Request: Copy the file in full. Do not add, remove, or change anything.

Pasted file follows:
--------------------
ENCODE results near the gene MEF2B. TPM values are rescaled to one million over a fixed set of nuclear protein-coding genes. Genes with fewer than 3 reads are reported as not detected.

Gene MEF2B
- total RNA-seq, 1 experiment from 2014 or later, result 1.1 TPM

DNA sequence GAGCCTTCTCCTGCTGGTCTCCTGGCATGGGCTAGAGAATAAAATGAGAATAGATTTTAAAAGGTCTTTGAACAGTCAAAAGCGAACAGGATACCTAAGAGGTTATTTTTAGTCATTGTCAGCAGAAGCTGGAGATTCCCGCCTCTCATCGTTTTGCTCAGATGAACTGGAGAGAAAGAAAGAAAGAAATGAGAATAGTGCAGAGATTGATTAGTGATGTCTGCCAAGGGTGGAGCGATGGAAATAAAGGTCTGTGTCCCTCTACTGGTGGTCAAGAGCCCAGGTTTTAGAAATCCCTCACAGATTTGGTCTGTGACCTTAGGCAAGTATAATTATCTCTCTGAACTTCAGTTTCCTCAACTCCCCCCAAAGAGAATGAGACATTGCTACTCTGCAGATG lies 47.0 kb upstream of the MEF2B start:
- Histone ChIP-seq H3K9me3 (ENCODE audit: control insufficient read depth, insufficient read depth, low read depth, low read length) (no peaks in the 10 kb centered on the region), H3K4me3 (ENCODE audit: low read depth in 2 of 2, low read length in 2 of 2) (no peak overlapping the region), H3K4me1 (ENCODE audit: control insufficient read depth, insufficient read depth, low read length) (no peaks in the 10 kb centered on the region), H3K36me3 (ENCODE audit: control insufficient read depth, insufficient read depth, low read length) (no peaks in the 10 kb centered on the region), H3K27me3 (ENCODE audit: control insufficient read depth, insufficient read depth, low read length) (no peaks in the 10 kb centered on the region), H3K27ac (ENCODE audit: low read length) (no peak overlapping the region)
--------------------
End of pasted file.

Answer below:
ENCODE results near the gene MEF2B. TPM values are rescaled to one million over a fixed set of nuclear protein-coding genes. Genes with fewer than 3 reads are reported as not detected.

Gene MEF2B
- total RNA-seq, 1 experiment from 2014 or later, result 1.1 TPM

DNA sequence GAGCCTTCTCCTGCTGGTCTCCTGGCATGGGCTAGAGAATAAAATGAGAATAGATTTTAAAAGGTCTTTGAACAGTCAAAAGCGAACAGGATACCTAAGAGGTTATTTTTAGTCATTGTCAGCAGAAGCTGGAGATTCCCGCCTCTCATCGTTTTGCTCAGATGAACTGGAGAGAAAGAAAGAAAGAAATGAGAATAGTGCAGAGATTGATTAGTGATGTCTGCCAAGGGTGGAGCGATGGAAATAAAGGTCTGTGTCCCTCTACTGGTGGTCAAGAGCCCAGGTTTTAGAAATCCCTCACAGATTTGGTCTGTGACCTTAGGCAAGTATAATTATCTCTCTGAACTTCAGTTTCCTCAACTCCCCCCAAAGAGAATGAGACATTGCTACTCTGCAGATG lies 47.0 kb upstream of the MEF2B start:
- Histone ChIP-seq H3K9me3 (ENCODE audit: control insufficient read depth, insufficient read depth, low read depth, low read length) (no peaks in the 10 kb centered on the region), H3K4me3 (ENCODE audit: low read depth in 2 of 2, low read length in 2 of 2) (no peak overlapping the region), H3K4me1 (ENCODE audit: control insufficient read depth, insufficient read depth, low read length) (no peaks in the 10 kb centered on the region), H3K36me3 (ENCODE audit: control insufficient read depth, insufficient read depth, low read length) (no peaks in the 10 kb centered on the region), H3K27me3 (ENCODE audit: control insufficient read depth, insufficient read depth, low read length) (no peaks in the 10 kb centered on the region), H3K27ac (ENCODE audit: low read length) (no peak overlapping the region)